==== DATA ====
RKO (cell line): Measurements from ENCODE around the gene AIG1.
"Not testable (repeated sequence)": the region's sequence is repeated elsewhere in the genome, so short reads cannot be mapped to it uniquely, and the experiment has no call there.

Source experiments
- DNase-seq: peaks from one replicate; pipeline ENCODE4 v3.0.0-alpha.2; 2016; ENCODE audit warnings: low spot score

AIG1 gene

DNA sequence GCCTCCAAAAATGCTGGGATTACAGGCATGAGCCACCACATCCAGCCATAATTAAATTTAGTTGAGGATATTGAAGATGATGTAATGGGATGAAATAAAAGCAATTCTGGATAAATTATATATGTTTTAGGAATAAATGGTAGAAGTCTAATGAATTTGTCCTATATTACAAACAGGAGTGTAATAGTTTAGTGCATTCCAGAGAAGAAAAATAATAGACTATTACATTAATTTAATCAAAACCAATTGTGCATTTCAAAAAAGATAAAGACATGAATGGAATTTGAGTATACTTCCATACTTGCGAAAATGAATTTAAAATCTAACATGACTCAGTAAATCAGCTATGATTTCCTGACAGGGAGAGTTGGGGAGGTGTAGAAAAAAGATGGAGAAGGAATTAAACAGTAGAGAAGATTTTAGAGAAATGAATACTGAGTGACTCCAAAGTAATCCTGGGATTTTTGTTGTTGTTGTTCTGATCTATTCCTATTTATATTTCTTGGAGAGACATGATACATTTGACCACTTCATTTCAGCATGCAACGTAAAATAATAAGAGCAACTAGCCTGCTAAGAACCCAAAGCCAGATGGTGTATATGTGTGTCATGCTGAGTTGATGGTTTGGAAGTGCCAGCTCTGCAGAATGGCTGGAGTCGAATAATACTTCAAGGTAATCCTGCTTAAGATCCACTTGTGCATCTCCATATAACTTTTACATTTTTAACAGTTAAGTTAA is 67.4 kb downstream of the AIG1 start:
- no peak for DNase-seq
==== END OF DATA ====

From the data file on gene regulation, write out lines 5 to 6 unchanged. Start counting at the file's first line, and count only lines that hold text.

AIG1 gene

DNA sequence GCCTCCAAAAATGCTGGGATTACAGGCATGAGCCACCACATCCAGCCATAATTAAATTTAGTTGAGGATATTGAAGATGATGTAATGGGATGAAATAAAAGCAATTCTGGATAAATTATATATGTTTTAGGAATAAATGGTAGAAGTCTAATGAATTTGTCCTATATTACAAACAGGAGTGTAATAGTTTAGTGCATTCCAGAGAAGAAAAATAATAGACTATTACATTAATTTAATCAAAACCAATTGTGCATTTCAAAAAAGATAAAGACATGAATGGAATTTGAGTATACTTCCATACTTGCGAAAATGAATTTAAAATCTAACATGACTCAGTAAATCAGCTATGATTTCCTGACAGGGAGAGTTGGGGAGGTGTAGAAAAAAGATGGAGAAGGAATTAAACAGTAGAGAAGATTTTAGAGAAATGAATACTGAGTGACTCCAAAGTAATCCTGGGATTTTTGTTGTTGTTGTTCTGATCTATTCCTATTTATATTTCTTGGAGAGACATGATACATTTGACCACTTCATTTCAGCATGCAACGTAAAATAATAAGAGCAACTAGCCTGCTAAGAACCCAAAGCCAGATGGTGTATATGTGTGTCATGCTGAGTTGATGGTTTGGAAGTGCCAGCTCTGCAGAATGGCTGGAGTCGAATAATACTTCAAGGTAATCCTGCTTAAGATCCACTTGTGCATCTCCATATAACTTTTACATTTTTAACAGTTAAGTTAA is 67.4 kb downstream of the AIG1 start: